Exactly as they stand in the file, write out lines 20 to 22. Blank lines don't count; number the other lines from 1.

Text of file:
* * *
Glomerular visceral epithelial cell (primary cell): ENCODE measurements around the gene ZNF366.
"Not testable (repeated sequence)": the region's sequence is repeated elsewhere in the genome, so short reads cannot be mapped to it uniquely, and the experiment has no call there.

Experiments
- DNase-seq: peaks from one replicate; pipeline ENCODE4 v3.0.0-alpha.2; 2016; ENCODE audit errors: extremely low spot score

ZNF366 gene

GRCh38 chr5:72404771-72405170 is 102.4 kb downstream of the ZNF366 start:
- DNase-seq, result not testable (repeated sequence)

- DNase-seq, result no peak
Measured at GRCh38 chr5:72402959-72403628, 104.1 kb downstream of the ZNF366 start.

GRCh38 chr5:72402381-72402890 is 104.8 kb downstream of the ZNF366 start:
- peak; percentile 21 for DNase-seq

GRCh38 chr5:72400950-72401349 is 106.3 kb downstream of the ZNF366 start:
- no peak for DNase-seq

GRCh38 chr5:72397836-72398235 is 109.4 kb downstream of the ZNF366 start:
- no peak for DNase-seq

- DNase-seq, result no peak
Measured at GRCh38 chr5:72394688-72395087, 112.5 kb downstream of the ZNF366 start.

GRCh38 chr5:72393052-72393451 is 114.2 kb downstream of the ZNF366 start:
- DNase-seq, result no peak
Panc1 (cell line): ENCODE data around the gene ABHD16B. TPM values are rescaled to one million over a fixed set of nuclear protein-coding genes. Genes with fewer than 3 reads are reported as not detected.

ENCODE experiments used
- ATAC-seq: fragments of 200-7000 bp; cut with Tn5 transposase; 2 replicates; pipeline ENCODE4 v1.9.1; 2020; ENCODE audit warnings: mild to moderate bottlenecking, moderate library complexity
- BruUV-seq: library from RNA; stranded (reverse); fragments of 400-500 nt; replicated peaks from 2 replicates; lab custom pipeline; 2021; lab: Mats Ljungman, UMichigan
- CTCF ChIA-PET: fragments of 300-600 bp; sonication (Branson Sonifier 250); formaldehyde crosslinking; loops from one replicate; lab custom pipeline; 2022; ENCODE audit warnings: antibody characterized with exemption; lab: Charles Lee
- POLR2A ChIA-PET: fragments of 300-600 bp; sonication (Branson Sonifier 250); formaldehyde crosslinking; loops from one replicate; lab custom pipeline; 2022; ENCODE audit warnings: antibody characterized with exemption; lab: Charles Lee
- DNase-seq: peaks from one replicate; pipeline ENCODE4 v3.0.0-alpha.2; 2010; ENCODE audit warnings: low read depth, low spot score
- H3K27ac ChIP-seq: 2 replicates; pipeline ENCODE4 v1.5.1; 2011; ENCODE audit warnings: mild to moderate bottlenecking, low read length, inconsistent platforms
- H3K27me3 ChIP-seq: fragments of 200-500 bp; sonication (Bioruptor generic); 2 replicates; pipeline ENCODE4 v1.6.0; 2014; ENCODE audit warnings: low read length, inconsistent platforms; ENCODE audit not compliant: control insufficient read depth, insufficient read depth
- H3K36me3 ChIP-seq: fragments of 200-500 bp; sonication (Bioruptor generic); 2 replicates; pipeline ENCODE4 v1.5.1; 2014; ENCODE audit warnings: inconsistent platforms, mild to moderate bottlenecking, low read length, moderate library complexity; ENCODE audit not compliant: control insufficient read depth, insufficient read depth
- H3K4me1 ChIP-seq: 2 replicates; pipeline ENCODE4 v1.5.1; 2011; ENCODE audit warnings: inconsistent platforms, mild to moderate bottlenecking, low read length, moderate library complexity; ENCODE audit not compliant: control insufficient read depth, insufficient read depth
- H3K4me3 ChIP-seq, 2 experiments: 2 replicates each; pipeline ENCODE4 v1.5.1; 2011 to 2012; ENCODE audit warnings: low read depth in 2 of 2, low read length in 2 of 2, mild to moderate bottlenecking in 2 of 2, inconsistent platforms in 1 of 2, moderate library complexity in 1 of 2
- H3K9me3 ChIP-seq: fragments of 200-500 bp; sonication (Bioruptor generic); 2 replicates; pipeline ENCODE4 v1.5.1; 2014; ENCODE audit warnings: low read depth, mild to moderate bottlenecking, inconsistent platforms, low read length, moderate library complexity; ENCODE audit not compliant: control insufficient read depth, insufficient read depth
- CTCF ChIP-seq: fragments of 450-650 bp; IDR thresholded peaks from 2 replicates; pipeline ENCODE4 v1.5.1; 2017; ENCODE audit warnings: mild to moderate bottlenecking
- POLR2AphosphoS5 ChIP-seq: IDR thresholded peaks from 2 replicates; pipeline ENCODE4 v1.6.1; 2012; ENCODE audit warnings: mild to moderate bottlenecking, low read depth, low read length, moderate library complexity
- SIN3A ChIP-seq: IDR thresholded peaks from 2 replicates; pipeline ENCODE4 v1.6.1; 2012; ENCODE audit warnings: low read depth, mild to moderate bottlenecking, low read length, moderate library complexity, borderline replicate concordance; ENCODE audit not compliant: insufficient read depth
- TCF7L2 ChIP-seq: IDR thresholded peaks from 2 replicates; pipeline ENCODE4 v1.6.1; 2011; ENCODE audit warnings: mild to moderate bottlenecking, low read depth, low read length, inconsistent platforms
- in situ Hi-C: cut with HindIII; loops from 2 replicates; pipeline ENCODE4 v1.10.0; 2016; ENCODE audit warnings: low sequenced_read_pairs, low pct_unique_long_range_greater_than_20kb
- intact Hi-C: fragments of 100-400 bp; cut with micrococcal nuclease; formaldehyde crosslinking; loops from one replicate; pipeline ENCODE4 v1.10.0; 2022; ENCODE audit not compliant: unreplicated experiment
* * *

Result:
Panc1 (cell line): ENCODE data around the gene ABHD16B. TPM values are rescaled to one million over a fixed set of nuclear protein-coding genes. Genes with fewer than 3 reads are reported as not detected.

ENCODE experiments used
- ATAC-seq: fragments of 200-7000 bp; cut with Tn5 transposase; 2 replicates; pipeline ENCODE4 v1.9.1; 2020; ENCODE audit warnings: mild to moderate bottlenecking, moderate library complexity